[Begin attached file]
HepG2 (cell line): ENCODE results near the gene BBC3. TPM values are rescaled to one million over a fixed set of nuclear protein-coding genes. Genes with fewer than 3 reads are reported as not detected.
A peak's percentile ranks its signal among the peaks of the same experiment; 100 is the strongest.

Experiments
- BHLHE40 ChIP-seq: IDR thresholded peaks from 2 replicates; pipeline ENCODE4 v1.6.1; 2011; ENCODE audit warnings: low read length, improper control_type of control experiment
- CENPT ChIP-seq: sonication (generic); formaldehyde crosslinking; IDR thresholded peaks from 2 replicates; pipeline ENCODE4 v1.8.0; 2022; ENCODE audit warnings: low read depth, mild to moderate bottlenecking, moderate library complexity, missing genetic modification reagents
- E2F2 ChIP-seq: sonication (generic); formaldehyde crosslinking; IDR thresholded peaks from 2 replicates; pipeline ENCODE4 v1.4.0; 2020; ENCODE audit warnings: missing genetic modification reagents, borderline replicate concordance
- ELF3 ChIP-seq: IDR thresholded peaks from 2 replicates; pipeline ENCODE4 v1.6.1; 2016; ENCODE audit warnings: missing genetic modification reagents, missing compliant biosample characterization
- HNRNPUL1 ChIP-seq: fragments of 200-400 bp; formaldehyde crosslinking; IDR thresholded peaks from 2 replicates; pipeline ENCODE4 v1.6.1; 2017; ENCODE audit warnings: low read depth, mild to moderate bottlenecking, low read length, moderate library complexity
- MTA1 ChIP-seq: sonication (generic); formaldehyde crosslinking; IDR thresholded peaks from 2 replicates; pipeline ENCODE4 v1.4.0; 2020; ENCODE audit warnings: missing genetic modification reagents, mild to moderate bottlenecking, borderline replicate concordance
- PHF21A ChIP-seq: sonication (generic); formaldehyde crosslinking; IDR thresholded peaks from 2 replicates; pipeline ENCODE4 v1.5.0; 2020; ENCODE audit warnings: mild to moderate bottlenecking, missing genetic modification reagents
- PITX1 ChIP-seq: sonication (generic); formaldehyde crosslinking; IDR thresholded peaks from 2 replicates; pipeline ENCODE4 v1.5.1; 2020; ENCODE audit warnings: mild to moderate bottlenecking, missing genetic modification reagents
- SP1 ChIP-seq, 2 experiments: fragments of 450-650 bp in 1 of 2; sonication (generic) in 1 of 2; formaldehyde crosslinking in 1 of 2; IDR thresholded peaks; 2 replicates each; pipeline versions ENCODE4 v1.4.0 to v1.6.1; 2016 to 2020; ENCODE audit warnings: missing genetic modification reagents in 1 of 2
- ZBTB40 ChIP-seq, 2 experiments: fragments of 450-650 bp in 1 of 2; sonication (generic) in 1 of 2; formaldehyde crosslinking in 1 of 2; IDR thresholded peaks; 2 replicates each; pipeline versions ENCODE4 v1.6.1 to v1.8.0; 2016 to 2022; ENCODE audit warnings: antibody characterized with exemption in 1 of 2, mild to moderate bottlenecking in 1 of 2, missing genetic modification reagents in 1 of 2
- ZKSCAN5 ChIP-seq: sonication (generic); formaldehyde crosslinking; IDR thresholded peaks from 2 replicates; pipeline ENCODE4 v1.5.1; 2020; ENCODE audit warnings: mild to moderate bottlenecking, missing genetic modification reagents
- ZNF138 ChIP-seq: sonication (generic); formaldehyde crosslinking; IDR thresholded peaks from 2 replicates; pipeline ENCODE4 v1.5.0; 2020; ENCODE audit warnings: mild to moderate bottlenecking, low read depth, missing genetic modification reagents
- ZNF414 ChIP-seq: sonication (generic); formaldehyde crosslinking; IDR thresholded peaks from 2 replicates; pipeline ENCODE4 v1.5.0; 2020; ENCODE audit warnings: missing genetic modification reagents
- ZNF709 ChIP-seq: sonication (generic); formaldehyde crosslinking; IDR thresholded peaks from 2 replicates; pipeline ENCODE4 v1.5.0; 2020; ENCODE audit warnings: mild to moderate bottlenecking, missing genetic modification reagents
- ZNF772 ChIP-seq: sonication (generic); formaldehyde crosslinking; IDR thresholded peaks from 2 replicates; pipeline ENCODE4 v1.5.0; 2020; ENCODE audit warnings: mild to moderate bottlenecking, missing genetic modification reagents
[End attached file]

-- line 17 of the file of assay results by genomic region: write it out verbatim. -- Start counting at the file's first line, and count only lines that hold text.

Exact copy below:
- ZNF709 ChIP-seq: sonication (generic); formaldehyde crosslinking; IDR thresholded peaks from 2 replicates; pipeline ENCODE4 v1.5.0; 2020; ENCODE audit warnings: mild to moderate bottlenecking, missing genetic modification reagents